Mentoring in a hybrid workplace

One of the main criticisms of remote working is how much harder it is to create a sense of belonging and to instil a team spirit.


These things particularly impact younger people who are just starting out in their career as well as new colleagues joining a business with no knowledge of what the culture was like pre-pandemic.


Whilst some businesses have returned to a fully on-site working model, many organisations across a huge variety of sectors, have created a hybrid working model which involves some remote working, combined with some days on-site.


As a result, many HR teams are having to reconsider policies and processes to make them suitable for a hybrid working place in the long run.


One of those factors is the role of mentoring and coaching.


The benefits of mentoring and coaching are invaluable, especially for those people who are in the early stages of their career or if they’re looking to progress to the next level within an organisation.


If a company can deliver an effective hybrid mentoring scheme, it will ensure new starters are engaged from the off, it will help to identify any gaps in skills or knowledge early on and makes them feel valued.


In the long term this can help reduce attrition, improve productivity and cements a positive culture across all levels of the business.


Let’s explore what a good mentoring programme looks like in a hybrid setting.

  1. Ground mentoring within an organisation’s values – Having a culture of coaching and mentoring helps to accelerate growth and creates a supportive, high-performance working environment that benefits both mentors and mentees.

    Giving new starters access to a mentor/coach from the point of their onboarding, regardless of the level at which they’ve been appointed encourages a culture of knowledge sharing and personal development.

  2. Provide a variety of communication tools – accessibility and convenience are key if mentoring is to be effective in a hybrid working environment. Whilst it may be harder for a mentor and mentee to physically meet, one thing we did learn in the pandemic is that there are a huge number of effective communication tools that can help make things easy.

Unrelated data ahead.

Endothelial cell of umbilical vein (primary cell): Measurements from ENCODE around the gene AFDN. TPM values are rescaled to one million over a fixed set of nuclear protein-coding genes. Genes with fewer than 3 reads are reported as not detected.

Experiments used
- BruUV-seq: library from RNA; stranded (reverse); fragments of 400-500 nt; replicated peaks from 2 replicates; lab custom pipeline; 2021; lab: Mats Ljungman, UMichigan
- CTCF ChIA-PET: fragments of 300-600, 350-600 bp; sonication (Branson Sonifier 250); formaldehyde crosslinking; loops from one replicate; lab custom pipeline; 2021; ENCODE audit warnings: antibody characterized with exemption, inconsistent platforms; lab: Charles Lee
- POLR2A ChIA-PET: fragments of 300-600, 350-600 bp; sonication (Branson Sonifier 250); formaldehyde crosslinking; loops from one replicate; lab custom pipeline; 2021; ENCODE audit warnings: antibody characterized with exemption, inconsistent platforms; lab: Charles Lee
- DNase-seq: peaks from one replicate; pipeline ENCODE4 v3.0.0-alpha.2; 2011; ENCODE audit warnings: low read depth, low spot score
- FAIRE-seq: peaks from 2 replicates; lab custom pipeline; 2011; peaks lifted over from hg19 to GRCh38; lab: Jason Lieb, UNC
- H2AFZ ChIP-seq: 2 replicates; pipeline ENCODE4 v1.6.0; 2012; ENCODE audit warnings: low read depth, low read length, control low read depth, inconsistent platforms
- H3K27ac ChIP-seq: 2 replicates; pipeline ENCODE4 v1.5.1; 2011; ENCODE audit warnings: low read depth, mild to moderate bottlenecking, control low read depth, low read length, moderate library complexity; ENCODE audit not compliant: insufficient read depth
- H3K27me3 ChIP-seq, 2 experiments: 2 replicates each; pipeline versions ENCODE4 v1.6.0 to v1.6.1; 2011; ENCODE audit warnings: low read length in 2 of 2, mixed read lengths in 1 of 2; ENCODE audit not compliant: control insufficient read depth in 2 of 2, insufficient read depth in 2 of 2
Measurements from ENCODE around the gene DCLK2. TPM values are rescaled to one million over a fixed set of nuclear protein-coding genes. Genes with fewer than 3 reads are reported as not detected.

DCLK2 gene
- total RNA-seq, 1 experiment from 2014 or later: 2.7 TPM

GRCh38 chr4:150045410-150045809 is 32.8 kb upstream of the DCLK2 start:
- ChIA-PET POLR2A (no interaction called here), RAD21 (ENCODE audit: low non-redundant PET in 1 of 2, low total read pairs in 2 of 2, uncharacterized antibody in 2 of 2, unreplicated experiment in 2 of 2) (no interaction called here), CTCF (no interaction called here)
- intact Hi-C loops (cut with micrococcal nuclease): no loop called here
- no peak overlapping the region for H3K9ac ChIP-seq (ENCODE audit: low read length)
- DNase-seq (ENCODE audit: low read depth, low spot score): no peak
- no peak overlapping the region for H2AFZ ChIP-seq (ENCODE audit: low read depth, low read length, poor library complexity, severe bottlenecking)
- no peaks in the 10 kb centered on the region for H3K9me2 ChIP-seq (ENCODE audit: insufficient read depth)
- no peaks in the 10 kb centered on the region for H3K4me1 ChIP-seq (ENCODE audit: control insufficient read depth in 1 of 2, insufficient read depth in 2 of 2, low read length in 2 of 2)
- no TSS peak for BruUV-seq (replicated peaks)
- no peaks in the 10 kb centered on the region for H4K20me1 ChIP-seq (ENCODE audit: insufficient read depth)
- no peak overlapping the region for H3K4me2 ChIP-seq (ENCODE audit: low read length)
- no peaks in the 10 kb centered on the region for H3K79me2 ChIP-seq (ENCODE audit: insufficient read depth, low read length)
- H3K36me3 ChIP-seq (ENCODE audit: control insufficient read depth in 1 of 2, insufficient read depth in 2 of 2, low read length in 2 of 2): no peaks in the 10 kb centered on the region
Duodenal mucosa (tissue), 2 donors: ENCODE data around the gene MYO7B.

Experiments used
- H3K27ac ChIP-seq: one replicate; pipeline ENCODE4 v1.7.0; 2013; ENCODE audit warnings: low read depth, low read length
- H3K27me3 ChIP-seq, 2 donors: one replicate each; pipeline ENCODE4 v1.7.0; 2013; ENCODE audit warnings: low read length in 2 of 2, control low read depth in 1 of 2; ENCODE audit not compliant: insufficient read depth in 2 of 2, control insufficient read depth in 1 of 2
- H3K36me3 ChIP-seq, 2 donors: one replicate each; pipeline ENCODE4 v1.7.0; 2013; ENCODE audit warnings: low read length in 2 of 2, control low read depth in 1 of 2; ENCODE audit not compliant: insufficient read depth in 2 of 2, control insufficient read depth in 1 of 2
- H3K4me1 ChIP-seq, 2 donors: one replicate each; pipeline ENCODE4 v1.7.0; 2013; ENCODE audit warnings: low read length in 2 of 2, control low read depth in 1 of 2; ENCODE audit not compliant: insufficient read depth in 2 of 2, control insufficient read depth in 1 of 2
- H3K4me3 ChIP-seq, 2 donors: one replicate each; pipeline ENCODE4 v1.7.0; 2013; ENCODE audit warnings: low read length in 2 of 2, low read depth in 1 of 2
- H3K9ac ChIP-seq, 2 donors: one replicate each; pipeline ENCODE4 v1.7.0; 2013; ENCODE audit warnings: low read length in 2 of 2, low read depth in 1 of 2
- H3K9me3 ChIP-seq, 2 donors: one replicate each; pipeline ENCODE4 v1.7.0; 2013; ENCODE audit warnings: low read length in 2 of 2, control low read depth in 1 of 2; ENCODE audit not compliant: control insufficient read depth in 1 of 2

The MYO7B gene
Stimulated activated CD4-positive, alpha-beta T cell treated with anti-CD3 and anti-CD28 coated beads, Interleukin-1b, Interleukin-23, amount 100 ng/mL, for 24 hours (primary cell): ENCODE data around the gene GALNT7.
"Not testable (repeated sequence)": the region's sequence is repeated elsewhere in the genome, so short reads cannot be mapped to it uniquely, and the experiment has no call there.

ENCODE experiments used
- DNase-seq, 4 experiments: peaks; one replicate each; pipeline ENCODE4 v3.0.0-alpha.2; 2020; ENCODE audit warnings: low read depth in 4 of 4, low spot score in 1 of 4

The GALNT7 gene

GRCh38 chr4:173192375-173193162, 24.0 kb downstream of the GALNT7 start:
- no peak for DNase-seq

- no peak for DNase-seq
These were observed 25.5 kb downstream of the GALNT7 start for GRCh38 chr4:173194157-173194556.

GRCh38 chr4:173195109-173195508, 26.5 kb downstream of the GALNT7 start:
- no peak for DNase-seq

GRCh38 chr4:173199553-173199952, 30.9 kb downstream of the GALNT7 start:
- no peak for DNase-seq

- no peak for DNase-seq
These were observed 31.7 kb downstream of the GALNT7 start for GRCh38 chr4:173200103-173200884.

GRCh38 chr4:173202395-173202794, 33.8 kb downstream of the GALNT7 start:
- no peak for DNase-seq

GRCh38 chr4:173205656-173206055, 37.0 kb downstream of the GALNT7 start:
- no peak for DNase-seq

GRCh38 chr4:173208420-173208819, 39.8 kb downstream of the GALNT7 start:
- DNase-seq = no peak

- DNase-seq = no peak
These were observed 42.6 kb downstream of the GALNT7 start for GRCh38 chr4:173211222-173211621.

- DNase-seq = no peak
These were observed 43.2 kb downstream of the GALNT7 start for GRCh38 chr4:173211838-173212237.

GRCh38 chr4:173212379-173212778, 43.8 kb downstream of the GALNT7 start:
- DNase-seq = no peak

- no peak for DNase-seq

Most businesses have invested in a wide range of communication channels over the last two years so thinking about how these can be utilised from a mentoring perspective and raising awareness within the business will help to get the maximum value from them. There are also specific platforms designed to give employees 24 hour access to a trained mentor, however this type of software provides more generic guidance rather than company specific support.

  3. Provide consistency and structure – Providing a framework which sets out goals and expectations of a mentoring scheme will improve the chances of it being successful, especially in a hybrid environment. It will give all participants a guide to follow and help hold both parties accountable for reaching certain milestones.

    Whilst there will always be a need for some flexibility, having responsibilities attached to the role will ensure that it delivers the desired results for the business and those taking part in it. This could involve setting out a specific amount of check-in’s per months or assigning particular tasks around personal development. Monitoring the success of those outputs will help to improve the process in the future.

  4. Invest in training – coaching and mentoring takes certain skills, combine this with the challenges of hybrid working and it makes complete sense to invest in mentoring training.

    Not only is this a great incentive for mentors from a personal development perspective but it ensures that mentees are getting a consistent and valuable experience across the board.


With hybrid working becoming a more permanent choice for many employers, it’s essential that HR managers are tackling the unique challenges it poses head on. By investing in professional training from a provider that specialises in focusing on hybrid working models, mentors can be trained with these challenges in mind.


Attracting and retaining Gen Z talent continues to be a struggle for many businesses, whilst they want flexibility, they also want mentorship and to develop their skills in order to grow their career rapidly.


Getting a hybrid mentoring scheme right will help alleviate these problems and will put those businesses ahead of their competitors in the race for talent.


Has your business redefined what mentoring looks like?


We’d love to hear your tips!


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